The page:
Pirates of the Caribbean: At World’s End came out this summer. Spoiler warning if you care: In the first Pirates of the Caribbean, we found that Will loved Elizabeth so much that he would die for her. The second movie opened with a wedding that never took place, both parties being arrested. Throughout this movie, the young couple had their issues, particularly involving communication and honesty, two things for which they had a bad reputation. In the last movie, At World’s End, Elizabeth proves she can fight and take charge like a boy, and Will realizes a conflict between his loyalty to his father and his lust for Elizabeth. For now we see that he’s not particularly interested in being there for Elizabeth, at her side, so much as he would like to kiss her and not watch her kissing anyone else. Yes, Elizabeth is a horrible example of a lady. When the movie finished, I was caught breathless by the poignant cost of their love. Will gave up his heart, sailing ten years without touching land, for the privilege of spending one day each decade with his wife. It makes a touching tale.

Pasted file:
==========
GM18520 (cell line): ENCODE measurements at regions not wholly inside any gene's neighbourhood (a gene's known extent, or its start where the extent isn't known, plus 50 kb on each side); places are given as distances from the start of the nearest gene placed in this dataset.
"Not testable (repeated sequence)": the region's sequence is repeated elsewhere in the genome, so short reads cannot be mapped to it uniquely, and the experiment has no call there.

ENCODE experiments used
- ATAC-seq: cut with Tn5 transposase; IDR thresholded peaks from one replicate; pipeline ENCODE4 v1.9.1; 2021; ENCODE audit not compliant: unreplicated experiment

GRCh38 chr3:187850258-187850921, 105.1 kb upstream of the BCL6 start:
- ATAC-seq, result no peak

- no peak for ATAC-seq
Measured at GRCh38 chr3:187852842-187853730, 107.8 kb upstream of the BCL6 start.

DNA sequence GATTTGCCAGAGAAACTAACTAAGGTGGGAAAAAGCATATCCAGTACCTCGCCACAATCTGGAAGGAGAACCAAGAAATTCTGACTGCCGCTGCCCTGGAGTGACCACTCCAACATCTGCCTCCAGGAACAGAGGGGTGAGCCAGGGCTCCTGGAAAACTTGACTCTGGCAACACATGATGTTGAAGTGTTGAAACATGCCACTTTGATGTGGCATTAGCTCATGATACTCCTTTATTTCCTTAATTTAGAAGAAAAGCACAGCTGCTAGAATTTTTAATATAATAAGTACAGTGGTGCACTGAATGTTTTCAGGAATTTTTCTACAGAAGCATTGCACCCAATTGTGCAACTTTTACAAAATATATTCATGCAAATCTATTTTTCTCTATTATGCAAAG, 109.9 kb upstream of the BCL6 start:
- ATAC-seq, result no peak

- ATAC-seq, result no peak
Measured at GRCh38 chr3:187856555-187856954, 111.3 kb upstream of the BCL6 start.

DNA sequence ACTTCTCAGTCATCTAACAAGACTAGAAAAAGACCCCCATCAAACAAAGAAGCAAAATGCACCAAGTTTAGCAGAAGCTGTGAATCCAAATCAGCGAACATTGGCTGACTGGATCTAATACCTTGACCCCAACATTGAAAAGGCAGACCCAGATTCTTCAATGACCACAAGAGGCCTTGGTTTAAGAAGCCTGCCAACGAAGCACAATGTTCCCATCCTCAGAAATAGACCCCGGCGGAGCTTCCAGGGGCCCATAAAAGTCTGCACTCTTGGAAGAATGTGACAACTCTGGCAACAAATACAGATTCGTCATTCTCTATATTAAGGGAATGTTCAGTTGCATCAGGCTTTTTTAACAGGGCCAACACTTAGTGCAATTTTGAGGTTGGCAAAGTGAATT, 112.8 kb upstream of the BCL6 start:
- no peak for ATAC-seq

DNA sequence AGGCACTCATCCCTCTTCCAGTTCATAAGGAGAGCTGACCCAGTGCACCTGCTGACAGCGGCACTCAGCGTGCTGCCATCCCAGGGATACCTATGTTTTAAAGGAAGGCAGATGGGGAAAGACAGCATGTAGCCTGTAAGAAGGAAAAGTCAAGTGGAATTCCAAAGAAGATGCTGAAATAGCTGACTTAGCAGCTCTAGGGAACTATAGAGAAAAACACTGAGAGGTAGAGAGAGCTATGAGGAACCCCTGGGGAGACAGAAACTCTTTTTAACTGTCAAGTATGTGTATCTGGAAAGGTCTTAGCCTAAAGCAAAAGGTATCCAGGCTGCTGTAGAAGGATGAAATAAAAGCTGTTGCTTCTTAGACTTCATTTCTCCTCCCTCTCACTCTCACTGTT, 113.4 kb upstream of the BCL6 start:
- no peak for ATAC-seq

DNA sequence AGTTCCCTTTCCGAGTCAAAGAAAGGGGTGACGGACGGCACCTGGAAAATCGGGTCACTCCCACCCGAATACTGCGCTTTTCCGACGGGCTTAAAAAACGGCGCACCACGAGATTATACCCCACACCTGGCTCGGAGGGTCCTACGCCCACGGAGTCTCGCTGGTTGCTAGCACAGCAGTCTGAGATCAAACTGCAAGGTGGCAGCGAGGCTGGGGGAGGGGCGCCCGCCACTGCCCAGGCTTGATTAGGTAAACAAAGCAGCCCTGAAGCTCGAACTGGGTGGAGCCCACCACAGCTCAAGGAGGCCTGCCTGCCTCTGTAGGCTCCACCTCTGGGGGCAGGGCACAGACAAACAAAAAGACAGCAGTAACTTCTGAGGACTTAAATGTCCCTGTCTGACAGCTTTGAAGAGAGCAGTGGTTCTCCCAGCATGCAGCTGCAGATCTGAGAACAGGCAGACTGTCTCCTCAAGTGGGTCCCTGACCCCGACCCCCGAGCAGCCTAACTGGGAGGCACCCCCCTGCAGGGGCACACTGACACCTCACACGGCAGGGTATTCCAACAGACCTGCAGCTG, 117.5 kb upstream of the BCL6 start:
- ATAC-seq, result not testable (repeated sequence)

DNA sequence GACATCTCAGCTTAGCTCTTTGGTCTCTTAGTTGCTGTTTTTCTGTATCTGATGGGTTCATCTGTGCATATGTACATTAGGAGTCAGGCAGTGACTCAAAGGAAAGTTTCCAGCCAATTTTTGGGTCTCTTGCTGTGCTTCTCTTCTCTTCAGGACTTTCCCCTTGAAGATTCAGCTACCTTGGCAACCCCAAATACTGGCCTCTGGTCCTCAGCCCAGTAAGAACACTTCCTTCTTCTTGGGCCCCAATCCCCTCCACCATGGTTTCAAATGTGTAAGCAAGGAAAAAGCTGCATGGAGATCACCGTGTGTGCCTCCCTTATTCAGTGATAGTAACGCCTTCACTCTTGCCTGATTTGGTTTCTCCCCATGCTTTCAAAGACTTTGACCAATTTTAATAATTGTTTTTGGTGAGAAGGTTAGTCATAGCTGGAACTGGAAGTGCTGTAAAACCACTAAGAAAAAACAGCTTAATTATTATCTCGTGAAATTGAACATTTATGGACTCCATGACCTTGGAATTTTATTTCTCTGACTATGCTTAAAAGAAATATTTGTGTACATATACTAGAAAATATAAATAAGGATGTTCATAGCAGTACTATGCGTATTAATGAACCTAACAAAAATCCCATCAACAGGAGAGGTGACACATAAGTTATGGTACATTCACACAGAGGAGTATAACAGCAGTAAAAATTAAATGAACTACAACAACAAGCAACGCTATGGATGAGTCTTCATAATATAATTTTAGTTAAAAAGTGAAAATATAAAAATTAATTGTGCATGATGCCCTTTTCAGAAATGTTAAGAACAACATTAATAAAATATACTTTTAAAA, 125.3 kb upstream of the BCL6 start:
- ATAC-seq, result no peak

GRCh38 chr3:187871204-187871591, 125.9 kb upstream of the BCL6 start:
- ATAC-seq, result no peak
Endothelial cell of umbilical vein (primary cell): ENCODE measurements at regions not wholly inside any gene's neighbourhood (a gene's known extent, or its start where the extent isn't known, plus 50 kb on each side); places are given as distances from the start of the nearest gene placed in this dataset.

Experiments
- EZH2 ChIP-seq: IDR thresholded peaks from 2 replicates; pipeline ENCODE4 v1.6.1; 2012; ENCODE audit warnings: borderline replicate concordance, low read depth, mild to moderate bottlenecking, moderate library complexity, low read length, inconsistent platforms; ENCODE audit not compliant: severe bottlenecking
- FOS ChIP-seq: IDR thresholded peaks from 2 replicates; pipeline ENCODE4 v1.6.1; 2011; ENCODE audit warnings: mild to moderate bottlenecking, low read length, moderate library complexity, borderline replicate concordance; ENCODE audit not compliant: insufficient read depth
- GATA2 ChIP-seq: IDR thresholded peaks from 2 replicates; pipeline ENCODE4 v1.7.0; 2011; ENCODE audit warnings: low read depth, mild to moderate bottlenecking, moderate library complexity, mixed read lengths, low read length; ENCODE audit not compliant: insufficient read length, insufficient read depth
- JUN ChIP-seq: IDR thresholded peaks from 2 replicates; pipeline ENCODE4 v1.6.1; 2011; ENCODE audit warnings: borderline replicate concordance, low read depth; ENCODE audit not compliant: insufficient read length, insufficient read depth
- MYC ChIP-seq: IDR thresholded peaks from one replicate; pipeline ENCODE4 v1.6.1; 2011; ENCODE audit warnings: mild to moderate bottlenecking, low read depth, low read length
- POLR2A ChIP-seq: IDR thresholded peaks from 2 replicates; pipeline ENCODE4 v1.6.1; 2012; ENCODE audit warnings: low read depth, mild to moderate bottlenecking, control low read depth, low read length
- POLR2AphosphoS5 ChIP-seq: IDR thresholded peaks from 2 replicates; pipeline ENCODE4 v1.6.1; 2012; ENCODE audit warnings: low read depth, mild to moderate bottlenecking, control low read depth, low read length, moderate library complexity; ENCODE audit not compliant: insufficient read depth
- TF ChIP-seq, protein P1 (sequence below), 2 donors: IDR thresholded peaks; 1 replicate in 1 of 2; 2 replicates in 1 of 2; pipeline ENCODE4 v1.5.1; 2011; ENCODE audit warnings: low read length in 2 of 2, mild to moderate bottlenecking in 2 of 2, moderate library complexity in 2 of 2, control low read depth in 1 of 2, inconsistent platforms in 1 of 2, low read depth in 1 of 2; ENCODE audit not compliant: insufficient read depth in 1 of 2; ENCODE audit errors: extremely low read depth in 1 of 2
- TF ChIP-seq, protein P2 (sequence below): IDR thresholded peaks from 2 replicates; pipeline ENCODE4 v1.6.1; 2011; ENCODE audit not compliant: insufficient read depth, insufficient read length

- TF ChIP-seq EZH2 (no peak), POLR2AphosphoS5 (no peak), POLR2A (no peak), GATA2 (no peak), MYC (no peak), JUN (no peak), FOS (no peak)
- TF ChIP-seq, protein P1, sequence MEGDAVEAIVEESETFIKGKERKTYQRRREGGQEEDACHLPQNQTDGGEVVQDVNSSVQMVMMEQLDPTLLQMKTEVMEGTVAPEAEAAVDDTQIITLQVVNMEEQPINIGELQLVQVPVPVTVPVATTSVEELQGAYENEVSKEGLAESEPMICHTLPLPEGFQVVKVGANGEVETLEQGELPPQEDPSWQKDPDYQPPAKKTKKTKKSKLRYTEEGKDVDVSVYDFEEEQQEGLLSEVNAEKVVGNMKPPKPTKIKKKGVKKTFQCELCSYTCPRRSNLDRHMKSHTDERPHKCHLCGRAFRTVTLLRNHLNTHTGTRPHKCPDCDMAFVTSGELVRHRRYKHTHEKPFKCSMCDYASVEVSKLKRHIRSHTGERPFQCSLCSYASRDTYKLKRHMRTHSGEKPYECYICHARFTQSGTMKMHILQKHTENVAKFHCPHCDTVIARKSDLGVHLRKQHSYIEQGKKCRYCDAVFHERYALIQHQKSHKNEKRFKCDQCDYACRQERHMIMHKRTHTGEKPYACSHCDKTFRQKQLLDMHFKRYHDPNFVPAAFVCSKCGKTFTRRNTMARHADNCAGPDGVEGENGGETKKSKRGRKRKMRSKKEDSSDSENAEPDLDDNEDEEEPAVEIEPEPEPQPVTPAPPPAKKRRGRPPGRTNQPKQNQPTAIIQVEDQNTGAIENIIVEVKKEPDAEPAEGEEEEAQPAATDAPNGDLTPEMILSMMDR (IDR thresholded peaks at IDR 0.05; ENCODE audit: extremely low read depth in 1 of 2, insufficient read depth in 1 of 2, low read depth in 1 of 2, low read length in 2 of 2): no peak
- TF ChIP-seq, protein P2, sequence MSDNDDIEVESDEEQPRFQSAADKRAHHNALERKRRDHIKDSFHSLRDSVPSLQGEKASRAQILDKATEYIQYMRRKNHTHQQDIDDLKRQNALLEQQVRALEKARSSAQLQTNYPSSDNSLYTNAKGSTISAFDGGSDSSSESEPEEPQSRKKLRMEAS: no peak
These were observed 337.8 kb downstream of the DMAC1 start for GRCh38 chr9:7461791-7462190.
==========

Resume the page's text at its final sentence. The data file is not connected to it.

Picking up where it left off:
But it makes a pathetic marriage. “For better or for worse” carries more than a few days’ commitment. Marriage is about becoming one, joining lives. However, based on Elizabeth and Will’s relationship to the point of their wedding, they weren’t cut out for a marriage. Letting Will rescue her, and then moving on with life, maturing into a woman interested in a life built around another person, might have been better than the one day per decade marriage.

This conclusion from a negative example (what could happen if my romantic ideals had been gratified in the days of chivalry) helped me to finally embrace that non-romantic code. My friends agree: to be surrounded by good, courteous, self-sacrificing young men is pleasant and edifying. Obviously we are not going to marry every man who holds the door open, or who defends our lives in international wars. Such services are honorable, and we all benefit from and respect the men willing to do them.